Getting FIT in Nottingham
Nottingham University Hospitals Trust (NUHT) is continuing a long and distinguished history of scientific and service enhancements in the field for colorectal cancer, by offering an accredited reference service for FIT in symptomatic patients.
Iain McElarney discusses the FIT symptomatic service using the OC SENSOR from Mast Group Ltd, with the team at the Eastern Bowel Cancer Screening Hub within NUHT.
NUHT has been involved with innovation around Bowel Cancer for many years. What was the impetus for starting a FIT service?
In 2015 the NICE guidance (NG12) on criteria warranting urgent referral for investigation for colorectal cancer (CRC) was updated to include the use of faecal occult blood testing.
The colorectal team approached us later that year to help them carry out a service evaluation study (the Getting FIT project) offering FIT testing in their patients referred as having a suspected CRC. The aim of the study was to inform the service of the potential use of FIT in their straight-to-test pathway, due to the increasing demands on the already overstretched colonoscopy services, and the fact that <10% of referred patients actually receive a cancer diagnosis.
The data, generated on over 800 samples over a 12 month period in a secondary care setting, showed that risk stratification of colorectal cancer referrals can be improved by the incorporation of simple tests such as Hb and FIT to more correctly stratify patients in need of urgent or more routine follow up of their symptoms.
These results have been presented as posters at the BSG and NCRI congresses, and the data has recently been submitted as a full publication.
During the service evaluation study a steering group was set up and this still regularly meets.
On the back of the service evaluation results (and publication of the updated NICE guidelines, DG30) the test was finally introduced into primary care in the Nottingham area late 2017.
The symptomatic service went live in November 2017. Which patients are GP’s requesting kits for?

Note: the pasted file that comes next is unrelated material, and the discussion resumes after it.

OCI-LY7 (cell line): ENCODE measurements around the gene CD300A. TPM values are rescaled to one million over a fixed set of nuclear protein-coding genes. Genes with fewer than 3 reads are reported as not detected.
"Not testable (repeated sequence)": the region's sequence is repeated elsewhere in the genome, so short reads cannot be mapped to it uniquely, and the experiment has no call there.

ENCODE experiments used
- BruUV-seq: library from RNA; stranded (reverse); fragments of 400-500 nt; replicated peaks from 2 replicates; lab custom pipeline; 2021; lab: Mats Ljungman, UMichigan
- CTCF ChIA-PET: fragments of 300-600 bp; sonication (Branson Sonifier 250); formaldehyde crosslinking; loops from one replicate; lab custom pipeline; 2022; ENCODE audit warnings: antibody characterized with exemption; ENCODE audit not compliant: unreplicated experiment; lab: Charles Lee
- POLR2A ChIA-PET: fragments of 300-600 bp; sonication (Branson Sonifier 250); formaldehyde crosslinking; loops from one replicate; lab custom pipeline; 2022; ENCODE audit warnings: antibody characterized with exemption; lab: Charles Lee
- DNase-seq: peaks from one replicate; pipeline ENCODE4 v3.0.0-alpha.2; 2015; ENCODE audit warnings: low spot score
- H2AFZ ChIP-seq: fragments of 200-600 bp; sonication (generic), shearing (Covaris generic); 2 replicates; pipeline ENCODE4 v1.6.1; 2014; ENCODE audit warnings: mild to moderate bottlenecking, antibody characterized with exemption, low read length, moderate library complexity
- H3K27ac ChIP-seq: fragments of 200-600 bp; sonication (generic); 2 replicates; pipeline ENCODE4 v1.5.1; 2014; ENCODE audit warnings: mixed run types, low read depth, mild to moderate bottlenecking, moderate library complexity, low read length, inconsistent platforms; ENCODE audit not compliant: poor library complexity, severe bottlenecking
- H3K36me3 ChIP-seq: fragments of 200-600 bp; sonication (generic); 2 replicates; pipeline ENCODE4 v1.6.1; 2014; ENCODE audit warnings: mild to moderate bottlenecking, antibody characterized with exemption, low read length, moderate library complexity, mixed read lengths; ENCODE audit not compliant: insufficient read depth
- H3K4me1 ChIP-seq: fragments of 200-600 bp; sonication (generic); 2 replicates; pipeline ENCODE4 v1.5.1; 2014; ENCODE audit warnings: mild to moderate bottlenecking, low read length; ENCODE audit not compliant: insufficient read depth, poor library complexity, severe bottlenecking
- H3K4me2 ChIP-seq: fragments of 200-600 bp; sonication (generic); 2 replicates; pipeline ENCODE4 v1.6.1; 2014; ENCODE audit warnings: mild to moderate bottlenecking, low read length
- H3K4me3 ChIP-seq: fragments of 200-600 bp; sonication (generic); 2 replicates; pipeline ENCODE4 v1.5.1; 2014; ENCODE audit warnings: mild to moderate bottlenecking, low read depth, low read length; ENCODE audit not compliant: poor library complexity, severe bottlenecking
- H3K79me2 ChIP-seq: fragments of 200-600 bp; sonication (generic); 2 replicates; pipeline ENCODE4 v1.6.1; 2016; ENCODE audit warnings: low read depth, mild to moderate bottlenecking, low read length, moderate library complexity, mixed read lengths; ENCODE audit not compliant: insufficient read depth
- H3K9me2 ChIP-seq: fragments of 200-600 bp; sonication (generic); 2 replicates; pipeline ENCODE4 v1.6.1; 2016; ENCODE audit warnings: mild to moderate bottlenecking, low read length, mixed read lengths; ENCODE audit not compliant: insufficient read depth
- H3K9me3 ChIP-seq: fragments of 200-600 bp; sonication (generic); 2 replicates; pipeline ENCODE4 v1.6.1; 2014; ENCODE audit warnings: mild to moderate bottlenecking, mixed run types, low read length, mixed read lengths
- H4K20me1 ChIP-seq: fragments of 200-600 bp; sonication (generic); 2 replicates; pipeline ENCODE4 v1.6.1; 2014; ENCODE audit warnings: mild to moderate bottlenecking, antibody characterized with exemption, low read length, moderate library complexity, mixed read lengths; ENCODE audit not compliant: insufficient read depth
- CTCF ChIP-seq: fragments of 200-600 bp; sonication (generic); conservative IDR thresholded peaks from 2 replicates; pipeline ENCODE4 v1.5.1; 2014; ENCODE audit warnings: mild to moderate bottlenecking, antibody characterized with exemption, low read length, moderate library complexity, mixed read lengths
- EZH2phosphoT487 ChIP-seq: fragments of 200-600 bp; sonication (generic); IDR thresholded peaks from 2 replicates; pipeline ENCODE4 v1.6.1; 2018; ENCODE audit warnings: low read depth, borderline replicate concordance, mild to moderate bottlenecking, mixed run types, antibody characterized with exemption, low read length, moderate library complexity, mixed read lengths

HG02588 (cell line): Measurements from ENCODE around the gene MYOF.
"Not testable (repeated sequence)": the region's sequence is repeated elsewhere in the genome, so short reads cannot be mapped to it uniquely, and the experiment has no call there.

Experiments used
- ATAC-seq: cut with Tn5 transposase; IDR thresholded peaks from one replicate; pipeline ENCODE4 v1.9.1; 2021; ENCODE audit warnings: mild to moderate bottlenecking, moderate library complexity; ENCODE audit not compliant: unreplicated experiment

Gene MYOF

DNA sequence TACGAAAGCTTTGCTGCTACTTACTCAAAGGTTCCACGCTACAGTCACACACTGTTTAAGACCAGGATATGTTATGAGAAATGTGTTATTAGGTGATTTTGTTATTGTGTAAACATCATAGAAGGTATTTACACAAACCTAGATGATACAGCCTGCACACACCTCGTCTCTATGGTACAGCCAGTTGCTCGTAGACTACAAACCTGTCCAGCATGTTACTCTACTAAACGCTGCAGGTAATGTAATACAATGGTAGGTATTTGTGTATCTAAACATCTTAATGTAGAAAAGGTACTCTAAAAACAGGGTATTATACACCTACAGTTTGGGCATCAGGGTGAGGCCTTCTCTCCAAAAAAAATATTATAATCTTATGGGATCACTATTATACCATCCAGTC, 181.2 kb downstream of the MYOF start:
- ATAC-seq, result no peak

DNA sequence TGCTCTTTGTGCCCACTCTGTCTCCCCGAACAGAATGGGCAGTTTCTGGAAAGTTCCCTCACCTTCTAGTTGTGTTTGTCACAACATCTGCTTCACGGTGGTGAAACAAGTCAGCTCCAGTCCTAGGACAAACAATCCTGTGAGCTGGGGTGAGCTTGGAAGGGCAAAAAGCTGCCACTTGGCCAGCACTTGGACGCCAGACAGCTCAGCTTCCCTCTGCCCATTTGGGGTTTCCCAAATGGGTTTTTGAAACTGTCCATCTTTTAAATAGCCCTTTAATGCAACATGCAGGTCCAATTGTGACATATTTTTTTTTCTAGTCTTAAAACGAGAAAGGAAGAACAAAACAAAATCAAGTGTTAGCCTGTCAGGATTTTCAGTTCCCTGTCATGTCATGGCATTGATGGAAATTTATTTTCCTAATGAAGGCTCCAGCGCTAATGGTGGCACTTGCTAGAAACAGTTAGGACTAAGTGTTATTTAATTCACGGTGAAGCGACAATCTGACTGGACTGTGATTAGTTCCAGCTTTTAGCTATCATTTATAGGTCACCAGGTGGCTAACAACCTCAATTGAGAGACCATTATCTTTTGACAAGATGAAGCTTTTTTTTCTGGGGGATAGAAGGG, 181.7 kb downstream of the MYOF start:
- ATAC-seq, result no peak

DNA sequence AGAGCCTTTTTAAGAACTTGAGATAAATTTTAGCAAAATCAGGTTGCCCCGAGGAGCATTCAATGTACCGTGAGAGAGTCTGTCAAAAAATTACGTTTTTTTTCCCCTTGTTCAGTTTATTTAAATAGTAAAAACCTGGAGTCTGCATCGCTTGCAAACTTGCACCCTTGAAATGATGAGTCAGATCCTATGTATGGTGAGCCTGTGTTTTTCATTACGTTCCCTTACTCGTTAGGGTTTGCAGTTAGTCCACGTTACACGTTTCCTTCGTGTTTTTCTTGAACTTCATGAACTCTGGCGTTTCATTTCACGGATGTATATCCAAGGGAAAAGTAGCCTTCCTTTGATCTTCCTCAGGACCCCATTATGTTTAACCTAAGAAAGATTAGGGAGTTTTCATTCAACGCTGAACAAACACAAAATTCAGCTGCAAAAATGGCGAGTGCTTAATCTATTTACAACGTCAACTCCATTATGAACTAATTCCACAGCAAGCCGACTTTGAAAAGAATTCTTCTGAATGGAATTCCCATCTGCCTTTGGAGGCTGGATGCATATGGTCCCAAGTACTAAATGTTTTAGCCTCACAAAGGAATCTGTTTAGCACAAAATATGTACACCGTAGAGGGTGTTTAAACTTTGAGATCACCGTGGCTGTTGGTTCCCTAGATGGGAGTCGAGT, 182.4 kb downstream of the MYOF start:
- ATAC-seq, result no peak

GP’s can request kits for patients (without rectal bleeding) who they suspect may have symptoms of CRC (e.g. a change in bowel habit). These are requested through their usual test request system (ICE).
The GP’s can still refer patients through a rapid colorectal diagnostic pathway, but a FIT and circulating Hb levels are required, and a negative result without high risk symptoms may mean the patient and their GP are reassured, redirecting to either Routine referrals, other pathways or repeat testing. Individuals with a rectal or abdominal mass, or rectal bleeding are referred without the need for a FIT result. At Nottingham there are no age restrictions in place for requesting the test.
Results of the service evaluation study showed that having a fHb level >150μg/g conferred a very high risk of also having a CRC or other significant pathology. In these case’s the colorectal team call all these patients directly.
As one of the forerunners in implementing FIT for symptomatic patients you have had to develop your own model for running the service. Please can you describe the process of how a patient receives a FIT kit?
Early on, in consultation with CCG’s, local cancer leads and GP’s it was decided that pre-labelled sample kits, along with instructions for use and a pre-paid return envelope would be sent directly from the laboratory to patients by post. It was deemed safer than handing out packs at GP’s where storage of kits may be an issue, and tracking of unreturned samples more difficult to monitor.
In Nottingham, the GP requests come to us through ICE. Although ICE automatically prints out requests we also check on the system to make sure we have them all.This is also a vital means of tracking whether FIT results are being acted upon appropriately.
NUHT clinicians can also request a FIT kit to be sent through the hospital patient management system. We do not get many through this route currently.
We also have a working system in place to offer the FIT service to other labs (and CCG’s) for hospitals that have NPEx in place. This started in the Leicester area in February 2018. In these cases, where we are unable to view their ICE requests or LIMS remotely the labs send us their GP requests through NPEx, just as they may do for other send away tests. These requests come across as a shipment on a PDF with the details of the request and the originating laboratory’s barcode to identify them. We then log the requests into our LIMS, linking the sample ID to the original barcode from the NPEx request, for full traceability.
The barcode labels that are printed from ICE or from WinPath (our LIMS) are then applied to the OC-Sensor sample bottle before being posted directly to the patient’s home.
How quickly are the samples returned after sending them to the patients?
The vast majority of samples are returned within a week, and often within 2-3 days. Any samples not returned within 14 days are reported back to the GP as ‘not-returned’. A few patients still return their kits after this time, and a revised report is then issued
That’s a fantastic turn-around time. Do you know what return rate you are experiencing?
It’s really very good, we are getting back over 90% of the kits that we despatch, and less than 1% of those returned cannot be analysed.